Category: Archive

No via through ‘Dublin’s Pompeii’

February 16, 2011

By Staff Reporter

Volcanic ash has a knack of preserving even as it covers. Asphalt just covers.
But a castle once rose on this site and a second, closer look will confirm it.
Another glance, roughly 150 yards to the north of what some argue is an historical treasure, will reveal what could be an advancing wall of volcanic ash. Only it isn’t ash. It’s a highway.
Like some medieval siege work, a great wall of earth rises more than 50 feet. Road construction machines can be seen moving back and forth on top of it.
But the advance on Carrickmines Castle has suddenly been halted.
Not by a relief force, but by court action and fervent political debate that has drawn in all political parties, environmentalists, archaeologists and several government departments and state agencies.
The bottom line for now is a standoff involving an archaeological site with no archaeological work being carried out, and an incomplete highway that has been dubbed “the road to nowhere.”
Carrickmines is a South Dublin suburb that borders on what still passes for countryside in one of the fastest developing conurbations in Europe. There are still working farms in the area and indeed the castle ruins are to be found on what was up until last year a working farm. But it’s the area’s very openness and lack of development that resulted in it being chosen as the route for a motorway, the M50.
The motorway is intended to eventually route traffic flows around the Irish capital rather than right through it. The motorway will include a number of major interchanges, one of which is on the planning books for a plot of land adjoining the castle site.
Few argue that the motorway is badly needed. Dublin’s road traffic congestion has reached nightmarish proportions, especially in the last decade.
The M50 itself has been on the planning books for 30 years. The part of it running through Carrickmines and other nearby suburban areas has been dubbed “the Southern Cross.”
When completed, the motorway ring will link major road improvements both north and south of Dublin city. Eventually, it is anticipated that a combined motorway and dual carriageway will run from south of Belfast to Rosslare in County Wexford.
But the impasse over the castle means that even now there is no definite completion date for a road that has the future of Dublin’s traffic flow riding on it, but not so much as a scaled down economy car at the congested present.
Roads might be earthbound things, but this one is up in the air.
The disagreement over the fate of the Carrickmines Castle site — which is quite extensive at about 3 acres — has resulted in a gap in the motorway plan measuring roughly 1.5 kilometers, or just under a mile. It might as well be a hundred.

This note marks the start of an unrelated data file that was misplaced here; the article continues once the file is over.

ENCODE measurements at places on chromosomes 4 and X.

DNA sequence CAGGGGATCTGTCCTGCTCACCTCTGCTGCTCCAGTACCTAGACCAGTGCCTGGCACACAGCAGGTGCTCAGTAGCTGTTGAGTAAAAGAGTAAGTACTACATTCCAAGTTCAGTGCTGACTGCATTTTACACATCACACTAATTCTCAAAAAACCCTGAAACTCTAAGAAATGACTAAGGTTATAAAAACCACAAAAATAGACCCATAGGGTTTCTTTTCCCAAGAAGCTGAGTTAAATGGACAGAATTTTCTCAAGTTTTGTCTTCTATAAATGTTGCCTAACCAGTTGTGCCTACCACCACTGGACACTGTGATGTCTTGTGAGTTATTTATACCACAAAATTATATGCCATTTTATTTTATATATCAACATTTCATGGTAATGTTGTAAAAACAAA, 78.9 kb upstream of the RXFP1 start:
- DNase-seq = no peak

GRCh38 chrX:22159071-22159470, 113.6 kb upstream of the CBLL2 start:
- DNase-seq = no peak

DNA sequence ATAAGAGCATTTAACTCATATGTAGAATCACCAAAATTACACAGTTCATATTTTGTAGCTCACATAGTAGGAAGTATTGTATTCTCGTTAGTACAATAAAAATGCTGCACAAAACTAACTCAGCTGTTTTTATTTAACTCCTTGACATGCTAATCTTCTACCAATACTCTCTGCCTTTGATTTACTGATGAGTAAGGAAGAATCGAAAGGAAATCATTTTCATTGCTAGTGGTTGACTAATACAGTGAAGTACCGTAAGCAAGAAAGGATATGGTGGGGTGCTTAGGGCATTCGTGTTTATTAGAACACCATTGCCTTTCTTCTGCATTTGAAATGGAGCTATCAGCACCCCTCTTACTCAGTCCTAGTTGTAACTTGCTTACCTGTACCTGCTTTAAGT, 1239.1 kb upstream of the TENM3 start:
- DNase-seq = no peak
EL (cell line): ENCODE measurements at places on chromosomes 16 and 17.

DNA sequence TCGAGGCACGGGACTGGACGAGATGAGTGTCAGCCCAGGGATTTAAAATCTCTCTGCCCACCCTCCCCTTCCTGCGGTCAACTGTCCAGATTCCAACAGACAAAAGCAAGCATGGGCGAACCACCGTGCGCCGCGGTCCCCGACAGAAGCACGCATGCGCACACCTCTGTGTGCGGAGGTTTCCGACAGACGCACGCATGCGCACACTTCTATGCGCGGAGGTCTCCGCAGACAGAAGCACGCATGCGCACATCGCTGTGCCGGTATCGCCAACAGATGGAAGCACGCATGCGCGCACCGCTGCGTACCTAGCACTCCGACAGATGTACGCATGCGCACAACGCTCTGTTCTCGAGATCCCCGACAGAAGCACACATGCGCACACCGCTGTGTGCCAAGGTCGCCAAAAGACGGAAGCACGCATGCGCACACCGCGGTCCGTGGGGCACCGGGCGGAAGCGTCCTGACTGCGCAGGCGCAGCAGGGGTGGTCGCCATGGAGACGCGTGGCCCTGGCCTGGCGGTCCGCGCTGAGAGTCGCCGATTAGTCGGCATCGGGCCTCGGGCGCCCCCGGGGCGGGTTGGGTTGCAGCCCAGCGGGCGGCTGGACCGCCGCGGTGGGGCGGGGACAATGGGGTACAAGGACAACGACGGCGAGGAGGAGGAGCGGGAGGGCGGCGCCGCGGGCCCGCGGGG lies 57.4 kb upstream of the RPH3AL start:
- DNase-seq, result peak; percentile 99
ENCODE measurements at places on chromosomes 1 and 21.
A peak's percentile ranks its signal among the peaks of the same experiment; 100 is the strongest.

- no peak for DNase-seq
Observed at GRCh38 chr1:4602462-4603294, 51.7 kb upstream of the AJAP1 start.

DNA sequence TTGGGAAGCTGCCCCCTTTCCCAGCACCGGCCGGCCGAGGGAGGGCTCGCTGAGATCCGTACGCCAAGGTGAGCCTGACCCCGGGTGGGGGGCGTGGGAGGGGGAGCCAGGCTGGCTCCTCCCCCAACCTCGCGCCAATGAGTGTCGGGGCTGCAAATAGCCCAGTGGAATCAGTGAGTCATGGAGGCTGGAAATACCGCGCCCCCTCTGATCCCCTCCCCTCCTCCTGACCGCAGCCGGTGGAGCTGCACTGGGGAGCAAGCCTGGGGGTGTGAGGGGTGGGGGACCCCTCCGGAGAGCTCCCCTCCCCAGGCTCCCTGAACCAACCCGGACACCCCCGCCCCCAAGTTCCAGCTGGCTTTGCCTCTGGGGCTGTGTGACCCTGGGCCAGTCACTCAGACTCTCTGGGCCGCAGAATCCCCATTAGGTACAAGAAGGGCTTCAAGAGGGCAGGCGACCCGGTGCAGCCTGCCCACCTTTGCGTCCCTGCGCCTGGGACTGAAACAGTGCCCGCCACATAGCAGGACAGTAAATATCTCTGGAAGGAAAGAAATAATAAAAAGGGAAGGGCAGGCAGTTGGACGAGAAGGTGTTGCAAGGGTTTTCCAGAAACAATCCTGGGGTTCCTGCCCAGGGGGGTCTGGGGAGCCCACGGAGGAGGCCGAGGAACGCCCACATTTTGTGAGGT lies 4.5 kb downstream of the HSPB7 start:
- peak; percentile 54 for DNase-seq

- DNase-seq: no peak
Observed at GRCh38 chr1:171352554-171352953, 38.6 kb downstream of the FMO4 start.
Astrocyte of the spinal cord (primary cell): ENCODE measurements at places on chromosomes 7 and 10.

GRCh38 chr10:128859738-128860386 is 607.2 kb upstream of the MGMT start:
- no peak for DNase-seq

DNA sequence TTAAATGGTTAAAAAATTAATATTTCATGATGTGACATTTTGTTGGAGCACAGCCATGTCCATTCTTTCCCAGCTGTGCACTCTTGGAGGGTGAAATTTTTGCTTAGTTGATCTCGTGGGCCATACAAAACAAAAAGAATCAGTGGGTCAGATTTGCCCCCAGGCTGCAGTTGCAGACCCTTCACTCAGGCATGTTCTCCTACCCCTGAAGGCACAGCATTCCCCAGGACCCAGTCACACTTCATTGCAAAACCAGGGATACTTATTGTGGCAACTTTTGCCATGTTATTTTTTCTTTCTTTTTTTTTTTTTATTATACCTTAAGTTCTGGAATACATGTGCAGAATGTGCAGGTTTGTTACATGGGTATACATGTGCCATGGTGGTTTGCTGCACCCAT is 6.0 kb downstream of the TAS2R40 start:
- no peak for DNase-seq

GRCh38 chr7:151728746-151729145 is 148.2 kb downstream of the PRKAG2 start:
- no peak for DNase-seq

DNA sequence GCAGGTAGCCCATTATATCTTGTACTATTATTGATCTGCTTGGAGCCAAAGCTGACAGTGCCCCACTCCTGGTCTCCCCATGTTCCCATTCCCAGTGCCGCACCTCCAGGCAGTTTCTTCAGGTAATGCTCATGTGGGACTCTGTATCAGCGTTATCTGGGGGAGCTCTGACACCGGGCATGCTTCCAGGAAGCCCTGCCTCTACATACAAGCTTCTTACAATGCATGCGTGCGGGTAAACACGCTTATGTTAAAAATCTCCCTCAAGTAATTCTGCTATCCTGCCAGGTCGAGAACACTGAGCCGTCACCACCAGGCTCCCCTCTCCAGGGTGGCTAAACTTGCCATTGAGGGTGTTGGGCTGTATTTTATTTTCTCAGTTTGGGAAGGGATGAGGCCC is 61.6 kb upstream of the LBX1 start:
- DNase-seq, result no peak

Work is continuing to finish up sections of the motorway to the north and south of the castle and completion of these is expected by the summer of 2005. At this juncture, however, there is less than certainty that the battle over the castle will have been concluded even by then.
In the meantime, the site is largely quiet. Entry is gained through iron gates that are open during the day but padlocked by night.
The most obvious structure is the abandoned farmhouse. On a recent visit it was being boarded up by construction workers in an effort to discourage vandals.
The farmhouse is flanked by several outbuildings. On the gable wall of one someone had painted “Save Carrickmines Castle” in broad red strokes. Just inside the gate there is a wooden board with “Carrickmines Information Service” written in one corner. Several plastic covered newspaper reports are attached to the board, which is now leaning backward into a hedge.
The board was installed by a group of conservationists, known as the Carrickminders, who occupied the site in August last year only to be expelled and barred from it by court order back in February.
What’s left of the castle, mostly defensive walls, becomes evident when an expectant eye is cast over the site. Stoneworks are to be found on both sides of the farmhouse and again on both sides of an existing two-lane road, the Glenamuck Road, that runs east-west just outside the gate.
The ground on both sides of this road is pitted and piled high after government-sponsored excavation and archaeological work that cost an estimated

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